The lack of a single primetime game was both baffling and inconvenient. I'm all the way out in Hawaii. Three start times at 10 and one at 7 AM. For Game 4 I was able to find a bar filled with college football gamblers looking for early money on a Saturday morning. The establishment didn't start serving beer until 9, and I hadn't planned on drinking, but a 5-1 deficit and hat-throwing frustration changed that. The Giants were charging back in the 6th when I gulped my first Steinlager. And lucky for me—I began to feel a lightheaded reprieve, an easing from the growing inevitability of all Giants playoff games in south Florida. An artificial reprieve, of course. But instead of looking ahead I reveled in momentary lapses of fate like Matt Herges' gutsy jam-working and a friendly double play.
But deep down I was like you. I wouldn't have accepted it had we actually won. I would have run around the bar, giddy with the school-girl exclamation of "I don't believe it," slapping those gamblers hands as they laughed at my beer-stained replica jersey and wondered why I didn't put any money on the Wisconsin game. I would have done something wild, like tattooed Edgardo Alfonso reeling in a pointy-nosed fish on my rear, had J.T. Snow followed Richie's on-deck gesturing and hooked a slide to the first base line, had Barry then come up to hit the first homer of the series for the Giants.
But these hypotheticals are as painful as the contrast between Yorvit and Pudge. Pro Players Stadium brings a feeling of Old Doom (striking for its relative baseball youth) from the Chevron sign that robbed Bonds in '97 to a past-and-present Jeff Conine and his haunting left-field play. A Doom different than a Curse, because of its immediacy.
I am an eternal optimist with the Giants, always calculating how many baserunners are needed for Barry to come up in the ninth and always pulling for Nen to throw that double-play slider, the way he did in Atlanta last year. I grit my teeth at the defensive negativity of Glenn Dickey and the Chronicle's "Giants Guy." Baseball is no fun if you self-prophesy Doom. You end up loving to hate your own players, rooting for them to fail just so you can be right. Doom needs to be exquisitely fought against, with a sense of martyrdom, so that if by chance it is reversed, all you can be is surprised.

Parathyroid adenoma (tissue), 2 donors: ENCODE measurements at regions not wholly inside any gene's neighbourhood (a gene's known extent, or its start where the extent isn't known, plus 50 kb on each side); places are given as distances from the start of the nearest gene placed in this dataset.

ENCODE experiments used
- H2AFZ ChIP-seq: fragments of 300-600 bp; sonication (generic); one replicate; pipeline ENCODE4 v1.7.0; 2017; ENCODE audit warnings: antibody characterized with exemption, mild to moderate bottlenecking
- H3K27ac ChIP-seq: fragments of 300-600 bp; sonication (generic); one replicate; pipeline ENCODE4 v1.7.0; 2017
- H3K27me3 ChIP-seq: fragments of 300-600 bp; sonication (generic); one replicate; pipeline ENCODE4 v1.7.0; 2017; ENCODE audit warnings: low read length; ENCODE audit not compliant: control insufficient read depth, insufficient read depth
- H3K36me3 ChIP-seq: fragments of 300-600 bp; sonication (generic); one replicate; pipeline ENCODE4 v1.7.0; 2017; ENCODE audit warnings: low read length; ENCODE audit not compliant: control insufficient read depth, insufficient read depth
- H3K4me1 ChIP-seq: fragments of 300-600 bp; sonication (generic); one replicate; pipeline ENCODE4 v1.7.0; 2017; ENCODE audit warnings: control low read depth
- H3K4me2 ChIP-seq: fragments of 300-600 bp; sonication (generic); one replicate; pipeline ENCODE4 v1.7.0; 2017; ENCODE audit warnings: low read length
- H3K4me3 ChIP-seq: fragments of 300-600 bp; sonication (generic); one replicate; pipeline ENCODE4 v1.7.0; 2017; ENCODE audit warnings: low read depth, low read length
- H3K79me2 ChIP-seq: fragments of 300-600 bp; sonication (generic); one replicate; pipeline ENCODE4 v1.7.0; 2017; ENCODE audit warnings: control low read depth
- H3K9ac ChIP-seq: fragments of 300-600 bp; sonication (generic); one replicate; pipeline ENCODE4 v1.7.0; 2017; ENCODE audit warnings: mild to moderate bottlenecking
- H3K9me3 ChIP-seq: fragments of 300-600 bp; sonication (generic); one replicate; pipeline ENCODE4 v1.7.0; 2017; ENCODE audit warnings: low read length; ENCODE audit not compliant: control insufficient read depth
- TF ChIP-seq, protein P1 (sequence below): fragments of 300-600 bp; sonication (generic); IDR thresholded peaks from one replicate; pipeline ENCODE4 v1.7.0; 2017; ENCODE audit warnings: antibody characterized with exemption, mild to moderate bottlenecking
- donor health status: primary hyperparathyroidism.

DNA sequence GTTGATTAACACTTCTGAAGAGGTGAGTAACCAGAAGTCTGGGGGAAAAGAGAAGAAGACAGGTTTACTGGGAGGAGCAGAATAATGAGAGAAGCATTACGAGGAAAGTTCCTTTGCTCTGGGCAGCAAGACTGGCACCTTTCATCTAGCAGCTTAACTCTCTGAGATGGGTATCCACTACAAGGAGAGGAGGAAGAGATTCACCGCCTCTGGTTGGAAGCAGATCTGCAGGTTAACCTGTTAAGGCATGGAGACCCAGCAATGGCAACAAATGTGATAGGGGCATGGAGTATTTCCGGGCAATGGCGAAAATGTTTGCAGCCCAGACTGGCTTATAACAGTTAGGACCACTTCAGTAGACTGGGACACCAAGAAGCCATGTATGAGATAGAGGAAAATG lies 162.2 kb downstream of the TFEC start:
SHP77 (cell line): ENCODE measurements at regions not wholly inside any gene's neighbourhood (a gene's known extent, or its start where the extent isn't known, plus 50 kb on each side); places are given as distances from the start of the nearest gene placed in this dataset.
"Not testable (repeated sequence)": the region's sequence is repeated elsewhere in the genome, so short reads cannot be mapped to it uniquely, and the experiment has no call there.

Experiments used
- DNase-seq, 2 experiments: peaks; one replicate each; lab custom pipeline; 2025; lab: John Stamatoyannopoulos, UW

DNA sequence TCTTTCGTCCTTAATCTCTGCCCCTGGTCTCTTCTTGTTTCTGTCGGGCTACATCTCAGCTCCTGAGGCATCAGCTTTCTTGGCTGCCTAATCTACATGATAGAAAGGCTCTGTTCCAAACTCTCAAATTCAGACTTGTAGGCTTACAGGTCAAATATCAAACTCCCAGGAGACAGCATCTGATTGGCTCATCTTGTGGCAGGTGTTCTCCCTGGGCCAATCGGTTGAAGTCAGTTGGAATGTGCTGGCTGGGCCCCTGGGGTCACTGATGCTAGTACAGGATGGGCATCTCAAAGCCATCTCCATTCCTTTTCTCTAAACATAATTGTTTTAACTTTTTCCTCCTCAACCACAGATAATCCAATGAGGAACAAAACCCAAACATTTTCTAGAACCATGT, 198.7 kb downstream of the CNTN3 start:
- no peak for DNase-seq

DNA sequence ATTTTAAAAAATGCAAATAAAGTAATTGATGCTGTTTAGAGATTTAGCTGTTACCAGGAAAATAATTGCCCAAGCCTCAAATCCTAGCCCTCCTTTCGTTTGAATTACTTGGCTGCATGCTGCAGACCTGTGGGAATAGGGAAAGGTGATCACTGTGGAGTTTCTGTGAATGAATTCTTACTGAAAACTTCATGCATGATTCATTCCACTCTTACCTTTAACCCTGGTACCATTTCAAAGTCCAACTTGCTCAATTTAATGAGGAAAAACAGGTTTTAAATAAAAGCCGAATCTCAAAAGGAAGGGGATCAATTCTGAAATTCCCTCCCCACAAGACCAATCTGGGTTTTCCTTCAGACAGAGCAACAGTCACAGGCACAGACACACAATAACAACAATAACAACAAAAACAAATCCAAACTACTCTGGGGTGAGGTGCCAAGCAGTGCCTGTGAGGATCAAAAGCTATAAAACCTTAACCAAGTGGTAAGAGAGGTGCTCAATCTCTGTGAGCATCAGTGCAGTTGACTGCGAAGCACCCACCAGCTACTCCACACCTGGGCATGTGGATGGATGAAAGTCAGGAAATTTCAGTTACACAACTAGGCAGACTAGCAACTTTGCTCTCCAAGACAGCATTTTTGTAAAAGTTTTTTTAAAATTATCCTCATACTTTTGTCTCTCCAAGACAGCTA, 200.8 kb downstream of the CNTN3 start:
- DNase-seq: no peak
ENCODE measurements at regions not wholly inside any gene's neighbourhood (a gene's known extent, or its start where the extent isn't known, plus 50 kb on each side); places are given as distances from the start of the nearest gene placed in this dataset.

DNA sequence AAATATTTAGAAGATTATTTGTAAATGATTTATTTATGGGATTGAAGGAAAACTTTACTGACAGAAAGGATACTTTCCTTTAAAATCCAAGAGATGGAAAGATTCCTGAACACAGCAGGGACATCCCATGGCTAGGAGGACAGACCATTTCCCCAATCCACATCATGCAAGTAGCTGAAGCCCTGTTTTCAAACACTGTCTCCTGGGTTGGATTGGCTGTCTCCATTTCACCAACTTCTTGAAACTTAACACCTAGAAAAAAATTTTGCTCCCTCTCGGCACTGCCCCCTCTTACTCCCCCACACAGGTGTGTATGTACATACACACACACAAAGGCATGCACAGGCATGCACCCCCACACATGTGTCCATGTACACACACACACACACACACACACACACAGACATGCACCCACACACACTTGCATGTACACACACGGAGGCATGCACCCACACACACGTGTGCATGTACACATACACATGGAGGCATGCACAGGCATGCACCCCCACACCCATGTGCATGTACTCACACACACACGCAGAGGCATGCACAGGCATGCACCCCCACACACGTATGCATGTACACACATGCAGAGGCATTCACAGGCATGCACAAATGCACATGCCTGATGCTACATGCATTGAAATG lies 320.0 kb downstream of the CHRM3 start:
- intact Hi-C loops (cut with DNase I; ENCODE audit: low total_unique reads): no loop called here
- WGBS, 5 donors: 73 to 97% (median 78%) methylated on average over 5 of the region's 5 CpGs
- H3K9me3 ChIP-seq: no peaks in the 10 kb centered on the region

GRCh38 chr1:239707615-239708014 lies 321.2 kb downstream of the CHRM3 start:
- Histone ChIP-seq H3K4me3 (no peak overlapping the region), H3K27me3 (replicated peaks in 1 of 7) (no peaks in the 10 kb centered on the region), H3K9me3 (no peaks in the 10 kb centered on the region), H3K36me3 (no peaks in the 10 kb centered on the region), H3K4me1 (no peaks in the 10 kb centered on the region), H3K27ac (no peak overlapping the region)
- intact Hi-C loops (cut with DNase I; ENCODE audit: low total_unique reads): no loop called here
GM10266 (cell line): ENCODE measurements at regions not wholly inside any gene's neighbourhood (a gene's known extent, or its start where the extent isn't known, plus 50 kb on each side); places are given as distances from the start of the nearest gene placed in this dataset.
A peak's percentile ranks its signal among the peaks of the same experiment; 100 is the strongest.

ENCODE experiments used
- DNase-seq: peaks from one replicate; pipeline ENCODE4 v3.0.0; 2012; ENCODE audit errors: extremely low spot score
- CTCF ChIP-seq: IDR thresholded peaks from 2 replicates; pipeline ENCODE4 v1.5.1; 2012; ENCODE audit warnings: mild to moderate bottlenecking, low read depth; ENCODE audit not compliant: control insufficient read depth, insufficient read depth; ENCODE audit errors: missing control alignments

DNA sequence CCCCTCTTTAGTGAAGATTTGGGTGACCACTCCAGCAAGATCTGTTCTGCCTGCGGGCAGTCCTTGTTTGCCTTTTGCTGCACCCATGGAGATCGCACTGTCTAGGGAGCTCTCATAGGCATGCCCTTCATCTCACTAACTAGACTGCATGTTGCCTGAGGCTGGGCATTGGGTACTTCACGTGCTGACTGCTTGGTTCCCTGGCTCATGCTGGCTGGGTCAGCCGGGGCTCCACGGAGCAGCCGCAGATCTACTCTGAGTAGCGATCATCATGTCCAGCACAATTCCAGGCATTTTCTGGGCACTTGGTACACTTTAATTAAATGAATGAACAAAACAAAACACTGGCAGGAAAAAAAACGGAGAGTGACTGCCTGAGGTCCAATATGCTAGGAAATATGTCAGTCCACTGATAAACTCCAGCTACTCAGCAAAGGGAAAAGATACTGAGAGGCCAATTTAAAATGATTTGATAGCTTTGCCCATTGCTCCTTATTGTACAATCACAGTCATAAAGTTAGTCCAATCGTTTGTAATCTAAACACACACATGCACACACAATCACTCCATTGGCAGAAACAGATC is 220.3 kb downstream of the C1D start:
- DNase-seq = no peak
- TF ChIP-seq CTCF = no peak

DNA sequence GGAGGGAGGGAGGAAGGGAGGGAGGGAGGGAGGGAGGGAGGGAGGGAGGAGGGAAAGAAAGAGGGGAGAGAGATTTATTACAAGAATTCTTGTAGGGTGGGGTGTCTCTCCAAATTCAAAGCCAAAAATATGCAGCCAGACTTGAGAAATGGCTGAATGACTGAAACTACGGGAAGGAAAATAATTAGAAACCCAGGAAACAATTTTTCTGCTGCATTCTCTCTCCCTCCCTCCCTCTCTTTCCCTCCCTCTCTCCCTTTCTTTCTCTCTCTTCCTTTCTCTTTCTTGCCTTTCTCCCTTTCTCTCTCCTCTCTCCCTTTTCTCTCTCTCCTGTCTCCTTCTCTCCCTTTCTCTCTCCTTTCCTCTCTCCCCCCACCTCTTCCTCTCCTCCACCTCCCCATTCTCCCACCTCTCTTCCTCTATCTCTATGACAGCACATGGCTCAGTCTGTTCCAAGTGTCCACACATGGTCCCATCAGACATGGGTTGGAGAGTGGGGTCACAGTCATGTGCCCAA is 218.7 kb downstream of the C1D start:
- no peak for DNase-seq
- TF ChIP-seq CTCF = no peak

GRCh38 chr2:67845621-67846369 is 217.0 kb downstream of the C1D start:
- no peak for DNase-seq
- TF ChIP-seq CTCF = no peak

And so we come to the 2003 Giants. Each year is revealing itself more distinct, with the turn over of players and managers increasing. Next season Bonds may be the only remaining position player from the World Series squad of two years ago, not to mention the last remnant of the '93 club. The 162-game campaigns now seem more ephemeral, and the collapses are no longer shaded by a promising future, especially when that future holds the retirement of baseball's greatest player and predicted revenue shortfalls.
This year the Doom had more finality, setting in later, during and after the rally. The Marlins' early runs brought mostly anger and disillusionment, and it wasn't until the late inning tie that I understood what was happening. As fans we feel helpless in moments like these, unable to grab a bat and rip a double. So we shake our hats upside down by the bill on 2-2-2 counts, or arrange the bobble heads on our mantle differently for each batter. Or slug down three rally beers in the last inning, to incite a comeback, as I did.